The AppleCare gamble

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The release of the $1,000 iPhone X has renewed a tech nerd debate: is AppleCare+, Apple’s extended warranty and accident protection service, worth the price?

The iPhone X’s sky-high repair costs change the calculus somewhat. Shatter the screen of your X (sans AppleCare), and you’re out $279. Break anything else, and Apple will charge you $549(!) to replace the phone entirely. That sticker-shock price may scare some consumers into dropping another $199 for AppleCare.

Numbers that high make me nervous, too. Still, I’ve never sprung for AppleCare+. Here are some reasons I’ve been stingy:

  • I’ve never broken a phone. In seven years of iPhone ownership across five different devices (iPhone 4, 5, 6, 7, and X), I’ve never actually damaged a phone (beyond a scratch or two). My screens haven’t shattered, and the phones with glass backs haven’t busted. That perfect track record makes me cocky.
  • I’m obsessive about cocooning my devices. When I order a new phone, I order a sturdy case and a screen protector to go with it. My iPhones literally go straight from their original packaging into a case, and they don’t come out unless I’m cleaning the device or preparing to sell it. Of course, cases can’t prevent all damage, but so far I’ve been lucky. Even some significant drops haven’t noticeably damaged my ensconced handsets.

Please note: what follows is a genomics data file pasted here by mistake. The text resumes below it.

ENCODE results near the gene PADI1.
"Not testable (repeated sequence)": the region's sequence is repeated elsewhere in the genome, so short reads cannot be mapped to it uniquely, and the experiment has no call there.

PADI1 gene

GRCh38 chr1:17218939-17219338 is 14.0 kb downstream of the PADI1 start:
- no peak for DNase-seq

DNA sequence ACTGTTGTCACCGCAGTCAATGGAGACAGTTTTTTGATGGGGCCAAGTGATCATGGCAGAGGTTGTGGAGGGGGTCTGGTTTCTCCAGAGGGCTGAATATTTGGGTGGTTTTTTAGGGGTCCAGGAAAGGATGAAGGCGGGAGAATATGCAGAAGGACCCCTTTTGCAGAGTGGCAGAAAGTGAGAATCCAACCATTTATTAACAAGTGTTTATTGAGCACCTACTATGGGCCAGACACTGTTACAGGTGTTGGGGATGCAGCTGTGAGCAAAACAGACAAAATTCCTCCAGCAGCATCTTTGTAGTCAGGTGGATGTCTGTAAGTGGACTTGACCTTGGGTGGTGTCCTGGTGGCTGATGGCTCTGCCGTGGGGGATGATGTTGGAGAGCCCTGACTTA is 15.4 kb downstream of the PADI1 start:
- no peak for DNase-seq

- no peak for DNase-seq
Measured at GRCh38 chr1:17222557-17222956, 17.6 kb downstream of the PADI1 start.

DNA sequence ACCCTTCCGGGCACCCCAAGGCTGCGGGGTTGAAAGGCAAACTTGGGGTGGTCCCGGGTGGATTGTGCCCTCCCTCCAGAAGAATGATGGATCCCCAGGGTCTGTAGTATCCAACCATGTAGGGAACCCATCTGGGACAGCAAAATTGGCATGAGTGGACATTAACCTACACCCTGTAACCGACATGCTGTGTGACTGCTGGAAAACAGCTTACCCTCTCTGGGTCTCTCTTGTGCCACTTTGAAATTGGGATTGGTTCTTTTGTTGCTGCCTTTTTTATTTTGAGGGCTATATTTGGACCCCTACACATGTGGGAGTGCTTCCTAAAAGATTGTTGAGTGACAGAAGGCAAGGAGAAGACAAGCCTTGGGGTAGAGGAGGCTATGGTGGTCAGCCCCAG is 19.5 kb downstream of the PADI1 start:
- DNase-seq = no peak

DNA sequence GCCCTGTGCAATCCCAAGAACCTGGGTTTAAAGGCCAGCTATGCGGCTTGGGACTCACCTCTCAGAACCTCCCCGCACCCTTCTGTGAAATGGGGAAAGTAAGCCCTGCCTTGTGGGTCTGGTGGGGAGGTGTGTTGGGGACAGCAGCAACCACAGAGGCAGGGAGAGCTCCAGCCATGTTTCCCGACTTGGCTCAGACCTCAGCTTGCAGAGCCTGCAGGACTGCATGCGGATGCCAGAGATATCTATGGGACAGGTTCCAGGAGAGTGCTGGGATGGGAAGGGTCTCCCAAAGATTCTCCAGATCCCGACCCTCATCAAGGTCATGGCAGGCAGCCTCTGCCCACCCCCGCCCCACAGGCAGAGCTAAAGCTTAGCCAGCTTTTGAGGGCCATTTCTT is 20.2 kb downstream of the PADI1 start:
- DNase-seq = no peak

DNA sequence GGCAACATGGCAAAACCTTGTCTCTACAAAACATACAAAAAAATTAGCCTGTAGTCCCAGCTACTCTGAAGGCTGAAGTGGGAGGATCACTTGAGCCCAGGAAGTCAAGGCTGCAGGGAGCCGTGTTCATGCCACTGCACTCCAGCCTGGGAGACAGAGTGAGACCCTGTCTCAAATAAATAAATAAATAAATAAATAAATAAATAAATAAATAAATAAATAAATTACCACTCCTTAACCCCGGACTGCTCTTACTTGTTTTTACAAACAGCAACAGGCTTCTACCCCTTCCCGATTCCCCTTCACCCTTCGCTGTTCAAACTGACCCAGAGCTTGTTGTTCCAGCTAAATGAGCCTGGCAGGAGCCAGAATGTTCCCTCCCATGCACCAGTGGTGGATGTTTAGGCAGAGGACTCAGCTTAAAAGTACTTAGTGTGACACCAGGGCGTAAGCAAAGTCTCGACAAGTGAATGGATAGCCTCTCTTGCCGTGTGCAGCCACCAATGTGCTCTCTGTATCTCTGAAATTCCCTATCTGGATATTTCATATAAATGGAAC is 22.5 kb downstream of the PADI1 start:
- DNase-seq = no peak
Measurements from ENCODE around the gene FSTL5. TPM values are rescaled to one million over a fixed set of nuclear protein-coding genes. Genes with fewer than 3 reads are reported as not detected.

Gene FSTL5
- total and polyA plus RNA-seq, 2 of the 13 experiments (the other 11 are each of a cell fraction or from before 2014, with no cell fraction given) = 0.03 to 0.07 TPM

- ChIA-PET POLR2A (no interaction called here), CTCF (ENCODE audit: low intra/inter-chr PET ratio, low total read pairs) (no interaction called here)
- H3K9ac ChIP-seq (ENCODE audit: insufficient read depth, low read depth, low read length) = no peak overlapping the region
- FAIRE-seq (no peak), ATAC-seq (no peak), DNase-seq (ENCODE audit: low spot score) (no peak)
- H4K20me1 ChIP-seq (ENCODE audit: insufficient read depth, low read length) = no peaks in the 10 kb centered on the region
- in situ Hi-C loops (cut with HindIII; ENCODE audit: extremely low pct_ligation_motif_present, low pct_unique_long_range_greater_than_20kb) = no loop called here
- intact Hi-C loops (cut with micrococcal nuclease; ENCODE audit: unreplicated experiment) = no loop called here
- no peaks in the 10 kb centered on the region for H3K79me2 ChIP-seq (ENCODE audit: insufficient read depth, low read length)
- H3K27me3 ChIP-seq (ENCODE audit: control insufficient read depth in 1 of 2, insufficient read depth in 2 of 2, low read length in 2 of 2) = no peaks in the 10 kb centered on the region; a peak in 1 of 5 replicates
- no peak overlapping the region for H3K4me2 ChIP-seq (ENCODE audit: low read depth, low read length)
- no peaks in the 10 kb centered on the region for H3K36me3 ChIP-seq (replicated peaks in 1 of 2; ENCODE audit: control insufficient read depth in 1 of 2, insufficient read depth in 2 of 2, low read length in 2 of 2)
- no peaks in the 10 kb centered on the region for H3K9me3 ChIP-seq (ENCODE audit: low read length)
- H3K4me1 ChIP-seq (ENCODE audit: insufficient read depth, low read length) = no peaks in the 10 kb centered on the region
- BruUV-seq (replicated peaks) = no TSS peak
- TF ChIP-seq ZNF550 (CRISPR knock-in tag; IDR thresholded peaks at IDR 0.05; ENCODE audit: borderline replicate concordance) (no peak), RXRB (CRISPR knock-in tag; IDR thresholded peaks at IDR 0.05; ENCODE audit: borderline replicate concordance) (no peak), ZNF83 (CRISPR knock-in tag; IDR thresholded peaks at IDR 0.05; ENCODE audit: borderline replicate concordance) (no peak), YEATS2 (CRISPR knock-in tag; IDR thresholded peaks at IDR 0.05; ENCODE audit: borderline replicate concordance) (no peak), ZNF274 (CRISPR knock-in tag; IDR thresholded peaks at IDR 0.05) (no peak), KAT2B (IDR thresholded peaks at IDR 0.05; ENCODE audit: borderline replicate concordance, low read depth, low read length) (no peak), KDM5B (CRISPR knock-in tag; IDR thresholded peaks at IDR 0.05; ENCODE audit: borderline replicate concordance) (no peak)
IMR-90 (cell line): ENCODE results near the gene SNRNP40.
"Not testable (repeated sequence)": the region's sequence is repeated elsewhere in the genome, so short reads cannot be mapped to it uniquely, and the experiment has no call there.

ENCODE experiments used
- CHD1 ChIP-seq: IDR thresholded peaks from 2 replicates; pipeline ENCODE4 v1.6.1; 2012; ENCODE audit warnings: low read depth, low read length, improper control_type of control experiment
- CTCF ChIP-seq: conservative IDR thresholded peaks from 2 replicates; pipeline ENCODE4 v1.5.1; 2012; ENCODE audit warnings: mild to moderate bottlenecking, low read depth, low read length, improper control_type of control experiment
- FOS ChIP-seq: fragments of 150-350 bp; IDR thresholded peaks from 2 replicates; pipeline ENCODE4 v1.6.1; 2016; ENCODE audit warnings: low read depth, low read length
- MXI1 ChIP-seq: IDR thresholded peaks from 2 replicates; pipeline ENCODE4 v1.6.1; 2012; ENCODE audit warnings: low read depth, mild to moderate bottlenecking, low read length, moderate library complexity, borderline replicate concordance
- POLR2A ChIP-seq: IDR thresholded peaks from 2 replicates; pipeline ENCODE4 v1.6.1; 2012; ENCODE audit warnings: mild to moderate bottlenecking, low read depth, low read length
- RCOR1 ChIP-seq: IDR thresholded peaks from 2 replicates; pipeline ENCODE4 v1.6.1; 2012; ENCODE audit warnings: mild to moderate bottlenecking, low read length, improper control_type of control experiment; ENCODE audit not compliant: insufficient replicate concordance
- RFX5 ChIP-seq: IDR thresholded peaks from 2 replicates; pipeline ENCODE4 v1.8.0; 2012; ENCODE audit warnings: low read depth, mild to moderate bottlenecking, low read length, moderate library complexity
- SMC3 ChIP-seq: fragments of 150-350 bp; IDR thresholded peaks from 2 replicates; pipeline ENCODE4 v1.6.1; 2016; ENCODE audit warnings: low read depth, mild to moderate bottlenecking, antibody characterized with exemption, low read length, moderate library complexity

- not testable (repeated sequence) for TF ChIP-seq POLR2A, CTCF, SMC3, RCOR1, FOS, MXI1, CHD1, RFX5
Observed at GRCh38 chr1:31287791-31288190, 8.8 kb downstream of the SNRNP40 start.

• Those AppleCare coverage charges add up over the years. If I had bought AppleCare for each iPhone I’ve owned, I would have spent something like $555 in about seven years—with no actual benefit beyond peace of mind. Given this savings, I feel pretty comfortable “self-insuring” my devices; I’ll keep doing it as long as my out-of-pocket repair costs (currently $0) remain lower than than what I would pay adding AppleCare.
  • My credit card makes AppleCare somewhat redundant. My Chase Freedom card offers an extra year of extended warranty protection for anything I buy. That perk eliminates one clear benefit of the AppleCare plan and further diminishes its potential value.
  • Annual iPhone upgraders enjoy perpetual warranty coverage, anyways. By the time the iPhone X’s one-year warranty expires, there’s a good chance I will have sold it and upgraded to a newer device (with its own year-long warranty). So AppleCare’s extended warranty offers no real benefit.
  • AppleCare is less attractive for those who live far from an Apple retail outlet. For many Apple customers, it’s reassuring to know that there’s a bleached-wood-and-frosted-glass palace nearby—a place to have your busted phone serviced, often in a single day. But those who live in the sticks (like me) face a week-long wait, a back-and-forth with Apple via the package couriers. In other words, phone repairs are a pain, whether I buy AppleCare or not.

In the end, I’m betting on my own ability to prevent iPhone catastrophes. As long as I don’t bust my phone more than once every few years, that gamble will continue to pay off. ■